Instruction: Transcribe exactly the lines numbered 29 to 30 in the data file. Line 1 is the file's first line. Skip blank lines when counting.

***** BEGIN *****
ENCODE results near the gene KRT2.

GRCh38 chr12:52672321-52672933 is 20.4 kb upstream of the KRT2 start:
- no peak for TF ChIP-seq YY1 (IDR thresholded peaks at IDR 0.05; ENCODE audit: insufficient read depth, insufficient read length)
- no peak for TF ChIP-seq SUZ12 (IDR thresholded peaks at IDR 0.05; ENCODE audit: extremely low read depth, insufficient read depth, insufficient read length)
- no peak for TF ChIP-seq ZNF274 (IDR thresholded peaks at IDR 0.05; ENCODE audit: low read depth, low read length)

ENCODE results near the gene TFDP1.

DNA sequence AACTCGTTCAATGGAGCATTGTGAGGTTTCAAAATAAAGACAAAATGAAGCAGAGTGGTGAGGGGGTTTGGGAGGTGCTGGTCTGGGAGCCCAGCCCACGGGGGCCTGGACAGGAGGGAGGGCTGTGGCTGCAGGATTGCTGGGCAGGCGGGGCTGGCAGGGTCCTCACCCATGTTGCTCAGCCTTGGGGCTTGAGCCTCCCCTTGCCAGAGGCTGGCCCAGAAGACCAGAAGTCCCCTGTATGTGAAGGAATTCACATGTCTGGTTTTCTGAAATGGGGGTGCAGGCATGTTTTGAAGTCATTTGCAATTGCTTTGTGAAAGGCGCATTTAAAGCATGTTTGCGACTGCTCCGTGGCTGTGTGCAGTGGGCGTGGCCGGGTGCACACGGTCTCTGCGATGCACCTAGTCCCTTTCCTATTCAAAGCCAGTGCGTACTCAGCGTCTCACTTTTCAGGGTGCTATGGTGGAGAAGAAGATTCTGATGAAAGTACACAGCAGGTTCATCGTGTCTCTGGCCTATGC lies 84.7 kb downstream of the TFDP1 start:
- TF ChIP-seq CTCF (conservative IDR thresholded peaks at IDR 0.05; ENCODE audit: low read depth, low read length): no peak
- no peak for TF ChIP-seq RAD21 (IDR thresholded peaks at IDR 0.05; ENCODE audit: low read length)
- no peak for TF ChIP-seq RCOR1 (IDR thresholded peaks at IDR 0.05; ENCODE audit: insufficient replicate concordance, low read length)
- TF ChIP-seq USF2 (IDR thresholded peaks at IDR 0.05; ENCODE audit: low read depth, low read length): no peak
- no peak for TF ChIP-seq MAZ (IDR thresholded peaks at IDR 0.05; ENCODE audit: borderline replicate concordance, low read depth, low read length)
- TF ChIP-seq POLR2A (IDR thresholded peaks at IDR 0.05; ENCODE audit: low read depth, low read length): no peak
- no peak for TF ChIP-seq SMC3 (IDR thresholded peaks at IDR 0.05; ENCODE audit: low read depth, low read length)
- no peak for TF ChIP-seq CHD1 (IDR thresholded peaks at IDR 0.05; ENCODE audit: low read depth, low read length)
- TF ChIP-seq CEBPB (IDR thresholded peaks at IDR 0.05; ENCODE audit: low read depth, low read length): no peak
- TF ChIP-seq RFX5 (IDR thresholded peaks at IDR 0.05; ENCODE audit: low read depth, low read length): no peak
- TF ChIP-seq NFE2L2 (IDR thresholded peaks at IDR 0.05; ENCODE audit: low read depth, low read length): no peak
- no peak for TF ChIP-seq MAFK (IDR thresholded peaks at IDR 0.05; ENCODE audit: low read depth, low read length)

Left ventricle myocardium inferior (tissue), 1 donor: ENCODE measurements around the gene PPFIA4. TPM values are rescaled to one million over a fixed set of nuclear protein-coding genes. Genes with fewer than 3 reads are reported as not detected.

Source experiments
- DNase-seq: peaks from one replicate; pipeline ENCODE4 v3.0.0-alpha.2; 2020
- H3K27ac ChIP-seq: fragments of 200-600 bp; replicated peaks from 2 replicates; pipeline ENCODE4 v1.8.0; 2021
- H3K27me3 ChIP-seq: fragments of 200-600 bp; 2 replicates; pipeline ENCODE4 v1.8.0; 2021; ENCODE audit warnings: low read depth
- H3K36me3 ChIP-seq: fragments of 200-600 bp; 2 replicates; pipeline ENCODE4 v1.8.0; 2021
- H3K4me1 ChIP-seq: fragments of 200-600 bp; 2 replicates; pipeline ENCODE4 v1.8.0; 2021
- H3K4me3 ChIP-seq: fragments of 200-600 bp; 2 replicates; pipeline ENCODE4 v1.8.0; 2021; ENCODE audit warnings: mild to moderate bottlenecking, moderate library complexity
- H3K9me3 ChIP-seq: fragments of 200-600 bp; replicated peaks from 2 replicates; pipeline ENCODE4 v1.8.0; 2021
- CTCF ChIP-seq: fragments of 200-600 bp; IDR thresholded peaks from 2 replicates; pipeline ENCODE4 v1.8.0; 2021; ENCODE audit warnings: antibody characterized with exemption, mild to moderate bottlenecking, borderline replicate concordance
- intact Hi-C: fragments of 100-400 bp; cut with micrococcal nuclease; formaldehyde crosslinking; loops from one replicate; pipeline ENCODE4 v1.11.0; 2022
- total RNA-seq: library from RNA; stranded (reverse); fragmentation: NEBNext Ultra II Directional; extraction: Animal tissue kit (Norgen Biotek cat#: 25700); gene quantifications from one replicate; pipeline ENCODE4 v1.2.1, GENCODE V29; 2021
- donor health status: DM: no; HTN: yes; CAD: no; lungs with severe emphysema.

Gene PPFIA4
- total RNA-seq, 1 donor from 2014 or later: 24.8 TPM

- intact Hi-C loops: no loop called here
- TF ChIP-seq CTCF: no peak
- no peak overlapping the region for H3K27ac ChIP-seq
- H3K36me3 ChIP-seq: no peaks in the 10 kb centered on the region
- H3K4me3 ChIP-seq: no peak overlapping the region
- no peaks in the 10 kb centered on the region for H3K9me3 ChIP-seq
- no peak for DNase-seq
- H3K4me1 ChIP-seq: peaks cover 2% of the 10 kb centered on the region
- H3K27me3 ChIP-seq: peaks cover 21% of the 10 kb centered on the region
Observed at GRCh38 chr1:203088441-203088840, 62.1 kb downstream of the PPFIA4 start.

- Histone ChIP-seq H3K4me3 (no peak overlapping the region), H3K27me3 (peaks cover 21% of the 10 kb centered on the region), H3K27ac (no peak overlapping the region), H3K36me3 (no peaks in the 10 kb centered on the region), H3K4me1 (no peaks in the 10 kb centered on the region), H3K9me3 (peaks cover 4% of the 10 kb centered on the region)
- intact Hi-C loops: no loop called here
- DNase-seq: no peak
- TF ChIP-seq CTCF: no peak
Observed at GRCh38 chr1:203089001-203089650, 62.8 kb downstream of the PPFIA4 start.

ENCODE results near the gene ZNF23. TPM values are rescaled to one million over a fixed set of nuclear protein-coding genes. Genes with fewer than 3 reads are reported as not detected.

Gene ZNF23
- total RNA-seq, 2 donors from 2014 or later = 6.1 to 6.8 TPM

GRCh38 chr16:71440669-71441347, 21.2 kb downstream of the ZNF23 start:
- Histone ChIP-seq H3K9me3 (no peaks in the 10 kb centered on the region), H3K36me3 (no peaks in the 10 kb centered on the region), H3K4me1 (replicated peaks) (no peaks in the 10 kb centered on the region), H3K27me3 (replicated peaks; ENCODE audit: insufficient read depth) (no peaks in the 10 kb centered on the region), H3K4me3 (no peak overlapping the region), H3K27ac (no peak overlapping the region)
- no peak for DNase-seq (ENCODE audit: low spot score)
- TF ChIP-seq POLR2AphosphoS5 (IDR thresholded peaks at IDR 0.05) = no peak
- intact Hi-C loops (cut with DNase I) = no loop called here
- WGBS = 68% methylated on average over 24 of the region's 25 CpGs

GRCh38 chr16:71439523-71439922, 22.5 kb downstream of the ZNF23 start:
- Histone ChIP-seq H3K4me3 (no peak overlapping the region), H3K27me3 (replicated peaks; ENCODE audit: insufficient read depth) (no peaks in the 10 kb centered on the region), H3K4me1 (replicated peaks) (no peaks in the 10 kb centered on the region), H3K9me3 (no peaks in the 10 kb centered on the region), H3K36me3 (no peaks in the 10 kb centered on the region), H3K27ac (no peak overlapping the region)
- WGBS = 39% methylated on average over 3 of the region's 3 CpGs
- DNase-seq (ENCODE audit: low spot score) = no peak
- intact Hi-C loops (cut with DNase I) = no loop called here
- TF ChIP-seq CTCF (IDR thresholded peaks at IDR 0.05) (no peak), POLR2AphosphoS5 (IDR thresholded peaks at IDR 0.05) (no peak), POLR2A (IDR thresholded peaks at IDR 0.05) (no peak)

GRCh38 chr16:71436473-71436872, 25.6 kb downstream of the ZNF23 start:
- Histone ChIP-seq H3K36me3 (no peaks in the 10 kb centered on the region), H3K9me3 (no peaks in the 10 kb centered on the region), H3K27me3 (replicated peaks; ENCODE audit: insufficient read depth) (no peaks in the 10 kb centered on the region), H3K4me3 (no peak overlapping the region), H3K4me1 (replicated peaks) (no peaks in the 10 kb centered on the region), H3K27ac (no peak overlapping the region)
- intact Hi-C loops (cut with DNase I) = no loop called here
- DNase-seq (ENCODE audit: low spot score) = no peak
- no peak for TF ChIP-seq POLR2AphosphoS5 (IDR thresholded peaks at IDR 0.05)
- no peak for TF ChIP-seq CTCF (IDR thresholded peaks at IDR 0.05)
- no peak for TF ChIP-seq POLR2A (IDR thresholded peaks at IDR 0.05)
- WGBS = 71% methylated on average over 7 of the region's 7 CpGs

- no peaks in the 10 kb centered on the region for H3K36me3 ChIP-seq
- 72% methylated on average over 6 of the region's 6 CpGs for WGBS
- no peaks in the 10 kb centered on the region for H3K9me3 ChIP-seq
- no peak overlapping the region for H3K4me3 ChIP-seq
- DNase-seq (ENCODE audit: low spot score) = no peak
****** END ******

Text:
- CTCF ChIP-seq: fragments of 200-600 bp; IDR thresholded peaks from 2 replicates; pipeline ENCODE4 v1.8.0; 2021; ENCODE audit warnings: antibody characterized with exemption, mild to moderate bottlenecking, borderline replicate concordance
- intact Hi-C: fragments of 100-400 bp; cut with micrococcal nuclease; formaldehyde crosslinking; loops from one replicate; pipeline ENCODE4 v1.11.0; 2022